Details of the 2018 Queen’s Beast Black Bull Releases

    In total there are five coin releases across three different precious metals. The primary issues remain the 2018 2 oz British Silver Queen’s Beast Black Bull, the 2018 ¼ oz British Gold Queen’s Beast Black Bull, and the 2018 1 oz British Gold Queen’s Beast Black Bull. Introduced as options in 2017, the 10 oz silver and 1 oz platinum coins are now available as well during the initial release. The 2018 10 oz British Silver Queen’s Beast Black Bull and 2018 1 oz British Platinum Queen’s Beast Black Bull coins will debut later in the year.

    Each of the coins in the Black Bull release have different packaging options and details. Here’s the information for the individual releases starting with the 2 oz silver Black Bull coin:

    • 2018 2 oz British Silver Black Bull:
      • Arrives in protective plastic, mint tubes of 10, or mint boxes of 200.
      • Contains 2 Troy oz of .9999 pure silver.
      • Bears a face value of £5 (GBP).
    • 2018 ¼ oz British Gold Black Bull
      • Arrives in a protective plastic flip, mint tube of 25 coins, or Monster Box of 500 coins.
      • Contains ¼ Troy oz of .9999 pure gold.
      • Bears a face value of £25 (GBP).
    • 2018 1 oz British Gold Black Bull
      • Arrives in a plastic flip, mint tube of 10 coins, or Monster Box of 100 coins.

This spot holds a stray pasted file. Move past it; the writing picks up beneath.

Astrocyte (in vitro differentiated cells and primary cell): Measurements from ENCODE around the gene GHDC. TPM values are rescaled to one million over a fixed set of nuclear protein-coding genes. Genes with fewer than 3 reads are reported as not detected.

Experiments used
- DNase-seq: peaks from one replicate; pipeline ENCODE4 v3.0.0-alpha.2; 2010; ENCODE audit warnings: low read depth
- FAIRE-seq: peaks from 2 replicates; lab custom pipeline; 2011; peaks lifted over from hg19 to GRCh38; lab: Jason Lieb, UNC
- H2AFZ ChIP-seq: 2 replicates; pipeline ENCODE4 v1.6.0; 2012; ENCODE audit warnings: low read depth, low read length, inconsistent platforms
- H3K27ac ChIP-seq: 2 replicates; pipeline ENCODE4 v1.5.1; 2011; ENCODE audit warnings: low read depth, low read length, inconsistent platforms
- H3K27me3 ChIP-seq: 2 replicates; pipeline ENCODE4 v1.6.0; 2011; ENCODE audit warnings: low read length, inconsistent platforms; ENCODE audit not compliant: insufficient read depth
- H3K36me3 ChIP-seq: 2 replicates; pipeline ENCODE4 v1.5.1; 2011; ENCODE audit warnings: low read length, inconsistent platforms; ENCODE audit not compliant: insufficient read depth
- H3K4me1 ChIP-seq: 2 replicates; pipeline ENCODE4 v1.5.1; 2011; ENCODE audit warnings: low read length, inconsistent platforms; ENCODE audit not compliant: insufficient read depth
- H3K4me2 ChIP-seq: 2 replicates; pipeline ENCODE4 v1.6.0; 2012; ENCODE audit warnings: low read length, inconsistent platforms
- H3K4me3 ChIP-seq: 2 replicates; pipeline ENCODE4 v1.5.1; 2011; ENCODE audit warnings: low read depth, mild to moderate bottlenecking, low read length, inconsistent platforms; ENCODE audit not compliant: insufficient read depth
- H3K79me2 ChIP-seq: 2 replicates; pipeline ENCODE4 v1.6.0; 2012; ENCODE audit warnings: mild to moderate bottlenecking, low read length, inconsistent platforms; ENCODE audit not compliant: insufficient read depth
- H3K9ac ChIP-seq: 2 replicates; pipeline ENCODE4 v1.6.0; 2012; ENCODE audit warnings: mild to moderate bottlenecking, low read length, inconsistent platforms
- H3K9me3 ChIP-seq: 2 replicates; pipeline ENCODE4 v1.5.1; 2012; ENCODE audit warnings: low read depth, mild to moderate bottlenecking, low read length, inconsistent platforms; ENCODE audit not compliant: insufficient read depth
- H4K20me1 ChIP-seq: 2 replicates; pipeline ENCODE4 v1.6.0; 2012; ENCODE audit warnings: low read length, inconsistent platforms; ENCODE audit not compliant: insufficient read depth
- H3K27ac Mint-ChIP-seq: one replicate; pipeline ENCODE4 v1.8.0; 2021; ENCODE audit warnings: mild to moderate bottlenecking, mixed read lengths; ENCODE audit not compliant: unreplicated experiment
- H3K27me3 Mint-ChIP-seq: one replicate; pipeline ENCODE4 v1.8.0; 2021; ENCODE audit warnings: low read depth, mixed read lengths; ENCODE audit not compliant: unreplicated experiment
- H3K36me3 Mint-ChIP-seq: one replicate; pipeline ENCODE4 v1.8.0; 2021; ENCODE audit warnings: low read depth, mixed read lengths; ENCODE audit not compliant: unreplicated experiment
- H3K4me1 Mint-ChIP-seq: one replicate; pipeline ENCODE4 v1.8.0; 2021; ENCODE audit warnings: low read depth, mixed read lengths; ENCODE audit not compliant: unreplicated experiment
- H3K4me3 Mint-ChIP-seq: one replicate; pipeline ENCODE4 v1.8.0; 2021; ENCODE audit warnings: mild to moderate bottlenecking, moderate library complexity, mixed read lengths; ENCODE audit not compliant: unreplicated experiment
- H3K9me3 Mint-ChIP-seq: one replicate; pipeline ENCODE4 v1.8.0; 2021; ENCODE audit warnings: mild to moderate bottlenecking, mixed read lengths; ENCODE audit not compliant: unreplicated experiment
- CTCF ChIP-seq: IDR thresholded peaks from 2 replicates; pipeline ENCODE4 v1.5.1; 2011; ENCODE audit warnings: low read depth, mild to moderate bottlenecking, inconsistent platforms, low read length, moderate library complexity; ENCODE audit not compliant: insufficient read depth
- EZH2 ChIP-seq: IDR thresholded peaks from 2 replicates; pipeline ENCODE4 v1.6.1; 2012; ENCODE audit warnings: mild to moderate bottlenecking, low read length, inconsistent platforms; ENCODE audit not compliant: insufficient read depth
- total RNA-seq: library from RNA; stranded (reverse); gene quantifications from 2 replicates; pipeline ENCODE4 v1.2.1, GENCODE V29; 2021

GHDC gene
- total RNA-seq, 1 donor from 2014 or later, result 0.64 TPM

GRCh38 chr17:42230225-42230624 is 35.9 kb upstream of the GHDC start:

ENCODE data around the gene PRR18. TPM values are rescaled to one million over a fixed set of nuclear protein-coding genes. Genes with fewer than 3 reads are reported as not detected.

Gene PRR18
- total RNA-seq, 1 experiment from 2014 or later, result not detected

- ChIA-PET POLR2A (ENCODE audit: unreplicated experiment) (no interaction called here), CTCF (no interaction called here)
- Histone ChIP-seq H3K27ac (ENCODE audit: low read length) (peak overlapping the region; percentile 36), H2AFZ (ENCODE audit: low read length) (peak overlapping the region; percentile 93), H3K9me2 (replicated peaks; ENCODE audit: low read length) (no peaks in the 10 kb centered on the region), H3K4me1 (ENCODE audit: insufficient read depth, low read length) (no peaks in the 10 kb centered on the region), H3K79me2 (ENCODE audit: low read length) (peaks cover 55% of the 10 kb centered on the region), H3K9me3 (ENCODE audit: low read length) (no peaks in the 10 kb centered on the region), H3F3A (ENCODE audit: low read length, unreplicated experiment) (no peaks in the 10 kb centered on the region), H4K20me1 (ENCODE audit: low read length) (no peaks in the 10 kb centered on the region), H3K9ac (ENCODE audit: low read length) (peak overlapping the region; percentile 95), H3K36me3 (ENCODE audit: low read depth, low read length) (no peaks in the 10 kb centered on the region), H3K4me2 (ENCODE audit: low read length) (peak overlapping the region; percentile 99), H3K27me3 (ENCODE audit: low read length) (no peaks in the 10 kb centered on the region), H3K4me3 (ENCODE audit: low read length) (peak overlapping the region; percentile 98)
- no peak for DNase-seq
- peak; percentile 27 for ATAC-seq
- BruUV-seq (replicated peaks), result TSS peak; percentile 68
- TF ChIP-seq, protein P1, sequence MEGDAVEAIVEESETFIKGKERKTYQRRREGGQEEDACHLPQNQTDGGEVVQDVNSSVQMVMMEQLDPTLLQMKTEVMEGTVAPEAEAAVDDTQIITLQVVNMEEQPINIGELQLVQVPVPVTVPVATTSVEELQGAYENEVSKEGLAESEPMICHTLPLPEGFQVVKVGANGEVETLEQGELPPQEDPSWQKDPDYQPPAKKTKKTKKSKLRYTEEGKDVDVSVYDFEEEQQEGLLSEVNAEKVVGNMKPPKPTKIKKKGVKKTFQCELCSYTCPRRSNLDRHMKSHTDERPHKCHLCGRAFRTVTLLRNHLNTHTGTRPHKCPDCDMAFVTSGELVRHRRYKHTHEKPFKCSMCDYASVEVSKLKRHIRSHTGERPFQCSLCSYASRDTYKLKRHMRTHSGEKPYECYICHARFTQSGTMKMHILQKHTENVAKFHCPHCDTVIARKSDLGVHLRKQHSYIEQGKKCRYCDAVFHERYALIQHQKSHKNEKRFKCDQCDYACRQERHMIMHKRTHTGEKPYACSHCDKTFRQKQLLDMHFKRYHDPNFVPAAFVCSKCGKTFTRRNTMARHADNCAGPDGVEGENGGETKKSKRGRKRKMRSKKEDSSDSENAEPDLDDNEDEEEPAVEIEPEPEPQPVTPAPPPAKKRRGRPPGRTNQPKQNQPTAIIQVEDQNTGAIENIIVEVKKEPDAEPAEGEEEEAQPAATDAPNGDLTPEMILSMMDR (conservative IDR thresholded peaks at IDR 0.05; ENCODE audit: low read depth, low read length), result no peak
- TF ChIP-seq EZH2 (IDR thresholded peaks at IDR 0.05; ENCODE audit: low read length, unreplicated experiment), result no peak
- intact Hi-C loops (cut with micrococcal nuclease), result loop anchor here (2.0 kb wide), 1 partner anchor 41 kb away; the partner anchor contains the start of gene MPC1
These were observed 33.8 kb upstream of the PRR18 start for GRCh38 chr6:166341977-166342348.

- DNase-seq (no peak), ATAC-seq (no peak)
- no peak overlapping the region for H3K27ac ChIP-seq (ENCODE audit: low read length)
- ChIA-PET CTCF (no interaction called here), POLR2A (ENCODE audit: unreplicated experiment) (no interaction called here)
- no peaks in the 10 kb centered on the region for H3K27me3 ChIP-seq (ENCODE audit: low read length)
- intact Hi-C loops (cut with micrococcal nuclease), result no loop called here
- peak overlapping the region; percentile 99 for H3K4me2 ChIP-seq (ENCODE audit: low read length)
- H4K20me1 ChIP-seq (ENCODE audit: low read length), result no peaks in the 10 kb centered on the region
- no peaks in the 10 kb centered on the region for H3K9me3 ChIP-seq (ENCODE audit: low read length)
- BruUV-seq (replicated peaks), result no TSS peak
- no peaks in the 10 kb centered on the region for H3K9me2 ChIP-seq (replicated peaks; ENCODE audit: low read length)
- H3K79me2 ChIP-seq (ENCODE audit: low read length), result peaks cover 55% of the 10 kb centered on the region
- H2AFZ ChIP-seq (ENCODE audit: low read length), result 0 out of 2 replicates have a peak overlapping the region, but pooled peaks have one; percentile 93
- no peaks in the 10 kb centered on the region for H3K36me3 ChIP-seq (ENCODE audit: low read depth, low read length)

• Contains 1 Troy oz of .9999 pure gold.
      • Bears a face value of £100 (GBP).
    • 2018 10 oz British Silver Black Bull
      • Arrives in a protective plastic capsule.
      • Contains 10 Troy oz of .9999 pure silver.
      • Bears a face value of £10 (GBP).
    • 2018 1 oz British Platinum Black Bull
      • Arrives in plastic flips, tubes of 10 coins, or boxes of 100 coins.
      • Contains 1 Troy oz of .9995 pure platinum.
      • Bears a face value of £100 (GBP).

    Each of these individual releases arrives from the Royal Mint in the initial release in BU condition. Known as brilliant uncirculated, these coins exhibit no indications of wear and tear. However, it is always possible for minor flaws to result from the normal coining process. These include breaks in the luster, spotted surfaces, and contact marks.